Wong was honored for his “outstanding contribution in the discovery of fluoxetine,” an antidepressant under the trade name Prozac, in January 1988. Wong joined the Lilly Research Laboratories, Eli Lilly and Company, as a senior biochemist in the Division of Pharmacological Research in 1968. He and colleagues Brian B. Molloy and Ray W. Fuller are credited with the discovery of fluoxetine, as well as atomoxetine (Strattera), duloxetine (Cymbalta) and dapoxetine.
His co-recipient is Aaron T. Beck, M.D., who is the father of cognitive behavioral therapy. Beck is a professor emeritus of psychiatry at the University of Pennsylvania and honorary president of the Aaron T. Beck Psychopathology Research Center
In presenting the awards, the Prince Mahidol Award committee said: “Both cognitive behavior therapy and fluoxetine play a major impact on the treatment of major depression, but the combination of the two gives a more effective and satisfactory result.”
A third award in the field of public health was given to Ruth F. Bishop, M.D., of Melbourne, Australia, for her work on rotavirus and the vaccine against rotavirus diarrhea, which claims the lives of nearly a half million children a year.
“Dr. Wong was an early advocate for the study of the role of monoamines in mood disorders, and his interest in serotonin in particular led to an entirely new generation of neurotransmitter-specific antidepressants. The advantage of fluoxetine over earlier psychopharmacologic agents was increased tolerability, much lower toxicity,” said Alan D. Schmetzer, M.D., professor emeritus and interim chair of the IU School of Medicine Department of Psychiatry. “Together, the newer antidepressants and the cognitive behavioral therapy psychotherapy model changed the way depression is treated.”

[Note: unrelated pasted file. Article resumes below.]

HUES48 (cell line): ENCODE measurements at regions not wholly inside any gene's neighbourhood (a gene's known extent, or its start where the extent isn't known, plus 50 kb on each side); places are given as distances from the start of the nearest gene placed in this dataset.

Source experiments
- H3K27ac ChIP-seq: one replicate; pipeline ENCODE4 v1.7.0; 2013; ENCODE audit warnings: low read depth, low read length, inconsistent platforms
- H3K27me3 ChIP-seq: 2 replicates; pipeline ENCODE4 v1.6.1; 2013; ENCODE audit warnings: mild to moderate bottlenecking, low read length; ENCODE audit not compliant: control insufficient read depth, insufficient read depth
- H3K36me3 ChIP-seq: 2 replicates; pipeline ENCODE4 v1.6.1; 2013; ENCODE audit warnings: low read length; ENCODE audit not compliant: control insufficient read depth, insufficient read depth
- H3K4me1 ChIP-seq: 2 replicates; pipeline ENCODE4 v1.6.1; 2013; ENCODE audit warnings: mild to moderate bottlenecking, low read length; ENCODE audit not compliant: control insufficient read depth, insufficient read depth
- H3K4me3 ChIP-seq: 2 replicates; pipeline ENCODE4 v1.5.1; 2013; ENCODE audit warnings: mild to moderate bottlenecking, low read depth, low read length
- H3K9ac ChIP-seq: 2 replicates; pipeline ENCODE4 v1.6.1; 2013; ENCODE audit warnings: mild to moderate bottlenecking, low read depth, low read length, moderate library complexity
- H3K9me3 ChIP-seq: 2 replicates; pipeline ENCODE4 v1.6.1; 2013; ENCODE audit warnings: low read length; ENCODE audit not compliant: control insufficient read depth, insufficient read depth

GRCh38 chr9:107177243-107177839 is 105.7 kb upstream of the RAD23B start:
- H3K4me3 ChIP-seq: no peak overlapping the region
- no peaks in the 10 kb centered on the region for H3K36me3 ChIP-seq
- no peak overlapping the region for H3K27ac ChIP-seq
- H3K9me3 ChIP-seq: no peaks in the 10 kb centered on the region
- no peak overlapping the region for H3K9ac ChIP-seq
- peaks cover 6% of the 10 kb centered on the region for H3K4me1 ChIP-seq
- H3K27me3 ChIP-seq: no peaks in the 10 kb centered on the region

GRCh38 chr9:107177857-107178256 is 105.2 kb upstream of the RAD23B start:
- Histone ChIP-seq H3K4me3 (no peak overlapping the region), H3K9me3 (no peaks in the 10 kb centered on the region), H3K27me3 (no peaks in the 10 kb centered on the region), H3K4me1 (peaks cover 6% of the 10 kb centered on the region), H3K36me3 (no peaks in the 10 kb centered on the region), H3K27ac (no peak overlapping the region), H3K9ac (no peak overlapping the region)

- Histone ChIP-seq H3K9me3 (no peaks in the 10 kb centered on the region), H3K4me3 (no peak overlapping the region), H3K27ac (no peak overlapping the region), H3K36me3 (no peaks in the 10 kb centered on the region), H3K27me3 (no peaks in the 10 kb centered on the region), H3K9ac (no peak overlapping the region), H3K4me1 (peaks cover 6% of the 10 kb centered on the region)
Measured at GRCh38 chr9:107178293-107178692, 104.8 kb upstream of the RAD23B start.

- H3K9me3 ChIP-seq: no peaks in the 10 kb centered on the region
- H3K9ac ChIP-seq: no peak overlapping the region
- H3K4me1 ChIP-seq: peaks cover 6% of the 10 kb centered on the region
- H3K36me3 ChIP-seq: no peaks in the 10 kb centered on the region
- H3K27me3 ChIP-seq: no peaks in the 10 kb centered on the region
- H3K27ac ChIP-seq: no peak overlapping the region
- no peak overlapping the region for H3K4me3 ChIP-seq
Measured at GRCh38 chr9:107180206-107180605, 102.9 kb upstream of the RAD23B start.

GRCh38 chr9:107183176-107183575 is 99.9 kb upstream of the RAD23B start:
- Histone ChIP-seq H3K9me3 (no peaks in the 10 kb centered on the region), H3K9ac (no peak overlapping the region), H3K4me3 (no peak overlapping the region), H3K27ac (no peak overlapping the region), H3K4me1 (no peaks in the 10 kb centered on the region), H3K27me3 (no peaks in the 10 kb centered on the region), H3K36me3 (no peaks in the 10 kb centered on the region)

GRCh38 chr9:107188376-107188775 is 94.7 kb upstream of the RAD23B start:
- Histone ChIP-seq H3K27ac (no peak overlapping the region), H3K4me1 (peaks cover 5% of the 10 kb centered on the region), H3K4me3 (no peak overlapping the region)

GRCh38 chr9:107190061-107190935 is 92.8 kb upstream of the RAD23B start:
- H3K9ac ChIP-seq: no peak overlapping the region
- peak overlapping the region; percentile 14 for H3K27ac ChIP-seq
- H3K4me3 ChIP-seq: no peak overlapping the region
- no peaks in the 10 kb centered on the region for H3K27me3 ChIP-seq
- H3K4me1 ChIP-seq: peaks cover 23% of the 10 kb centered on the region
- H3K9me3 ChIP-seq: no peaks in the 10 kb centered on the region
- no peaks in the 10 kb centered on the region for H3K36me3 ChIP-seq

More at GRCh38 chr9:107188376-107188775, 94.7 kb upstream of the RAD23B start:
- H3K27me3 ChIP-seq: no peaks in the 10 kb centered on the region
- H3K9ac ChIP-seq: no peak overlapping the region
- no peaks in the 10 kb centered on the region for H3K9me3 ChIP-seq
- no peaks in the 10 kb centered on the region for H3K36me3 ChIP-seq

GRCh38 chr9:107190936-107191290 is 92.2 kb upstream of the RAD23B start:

Major depressive disorder affects as many as 12 percent of the world’s population (17 percent in the U.S.) and has been called the 21st century’s most debilitating disease process.
Wong received his doctorate in biochemistry at the University of Oregon School of Medicine in 1966 and completed postdoctoral training at the Department of Biophysics and Physical Biochemistry at the Johnson Research Foundation, University of Pennsylvania. He joined Eli Lilly and Company in 1968 and retired after 31 years of service with the rank of distinguished research fellow. He joined the IU School of Medicine as an adjunct faculty member in 1997.
The Prince Mahidol Award was founded in 1991 to honor the memory of His Royal Highness Prince Mahidol of Songkla, a member of the Thai royal house who obtained a doctorate in medicine from Harvard University in 1928 and worked diligently to bring the concepts of modern public health to his homeland before his untimely death at the age of 37. Of the 59 previous winners, two subsequently have been named Nobel laureates.